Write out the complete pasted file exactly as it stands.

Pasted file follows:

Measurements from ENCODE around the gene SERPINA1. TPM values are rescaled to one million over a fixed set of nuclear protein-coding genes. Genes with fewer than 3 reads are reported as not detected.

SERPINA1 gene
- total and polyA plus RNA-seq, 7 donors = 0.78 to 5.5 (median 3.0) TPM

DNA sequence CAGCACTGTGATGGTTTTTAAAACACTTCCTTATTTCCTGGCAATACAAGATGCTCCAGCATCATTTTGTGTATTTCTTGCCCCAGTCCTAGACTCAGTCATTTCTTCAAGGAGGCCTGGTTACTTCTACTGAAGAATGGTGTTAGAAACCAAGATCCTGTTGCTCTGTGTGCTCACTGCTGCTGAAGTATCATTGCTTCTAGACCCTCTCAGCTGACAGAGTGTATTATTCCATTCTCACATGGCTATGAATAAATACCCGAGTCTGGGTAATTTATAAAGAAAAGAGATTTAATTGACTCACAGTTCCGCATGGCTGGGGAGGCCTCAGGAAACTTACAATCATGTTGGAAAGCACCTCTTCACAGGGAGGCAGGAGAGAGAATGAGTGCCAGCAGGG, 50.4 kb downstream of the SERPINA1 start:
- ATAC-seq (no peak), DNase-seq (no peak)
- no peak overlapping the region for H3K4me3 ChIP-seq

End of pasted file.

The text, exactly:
Measurements from ENCODE around the gene SERPINA1. TPM values are rescaled to one million over a fixed set of nuclear protein-coding genes. Genes with fewer than 3 reads are reported as not detected.

SERPINA1 gene
- total and polyA plus RNA-seq, 7 donors = 0.78 to 5.5 (median 3.0) TPM

DNA sequence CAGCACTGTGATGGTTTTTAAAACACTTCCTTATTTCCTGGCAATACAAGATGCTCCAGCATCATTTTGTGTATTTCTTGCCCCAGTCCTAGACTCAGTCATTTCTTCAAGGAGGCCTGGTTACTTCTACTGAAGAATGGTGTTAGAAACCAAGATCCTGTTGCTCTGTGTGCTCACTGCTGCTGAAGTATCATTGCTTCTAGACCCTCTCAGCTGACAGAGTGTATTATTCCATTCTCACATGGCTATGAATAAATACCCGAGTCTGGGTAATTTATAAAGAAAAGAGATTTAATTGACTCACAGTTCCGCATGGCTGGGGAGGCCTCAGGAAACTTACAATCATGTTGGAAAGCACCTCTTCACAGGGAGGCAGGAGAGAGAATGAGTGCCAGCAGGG, 50.4 kb downstream of the SERPINA1 start:
- ATAC-seq (no peak), DNase-seq (no peak)
- no peak overlapping the region for H3K4me3 ChIP-seq